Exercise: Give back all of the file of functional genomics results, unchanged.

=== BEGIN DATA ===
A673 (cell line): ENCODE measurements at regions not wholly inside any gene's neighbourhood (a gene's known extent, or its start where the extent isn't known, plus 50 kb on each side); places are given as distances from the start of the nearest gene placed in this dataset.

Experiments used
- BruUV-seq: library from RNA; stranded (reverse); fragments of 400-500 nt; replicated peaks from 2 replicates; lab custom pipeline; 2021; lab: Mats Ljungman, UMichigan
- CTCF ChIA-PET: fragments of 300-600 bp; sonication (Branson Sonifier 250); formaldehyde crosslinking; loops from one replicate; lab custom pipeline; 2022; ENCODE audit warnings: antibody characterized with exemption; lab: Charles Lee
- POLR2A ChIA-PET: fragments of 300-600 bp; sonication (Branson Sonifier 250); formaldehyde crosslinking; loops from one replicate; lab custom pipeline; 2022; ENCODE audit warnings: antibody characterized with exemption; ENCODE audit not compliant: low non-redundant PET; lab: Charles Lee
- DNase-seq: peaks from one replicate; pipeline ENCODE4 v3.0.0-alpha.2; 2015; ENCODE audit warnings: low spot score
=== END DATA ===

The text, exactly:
A673 (cell line): ENCODE measurements at regions not wholly inside any gene's neighbourhood (a gene's known extent, or its start where the extent isn't known, plus 50 kb on each side); places are given as distances from the start of the nearest gene placed in this dataset.

Experiments used
- BruUV-seq: library from RNA; stranded (reverse); fragments of 400-500 nt; replicated peaks from 2 replicates; lab custom pipeline; 2021; lab: Mats Ljungman, UMichigan
- CTCF ChIA-PET: fragments of 300-600 bp; sonication (Branson Sonifier 250); formaldehyde crosslinking; loops from one replicate; lab custom pipeline; 2022; ENCODE audit warnings: antibody characterized with exemption; lab: Charles Lee
- POLR2A ChIA-PET: fragments of 300-600 bp; sonication (Branson Sonifier 250); formaldehyde crosslinking; loops from one replicate; lab custom pipeline; 2022; ENCODE audit warnings: antibody characterized with exemption; ENCODE audit not compliant: low non-redundant PET; lab: Charles Lee
- DNase-seq: peaks from one replicate; pipeline ENCODE4 v3.0.0-alpha.2; 2015; ENCODE audit warnings: low spot score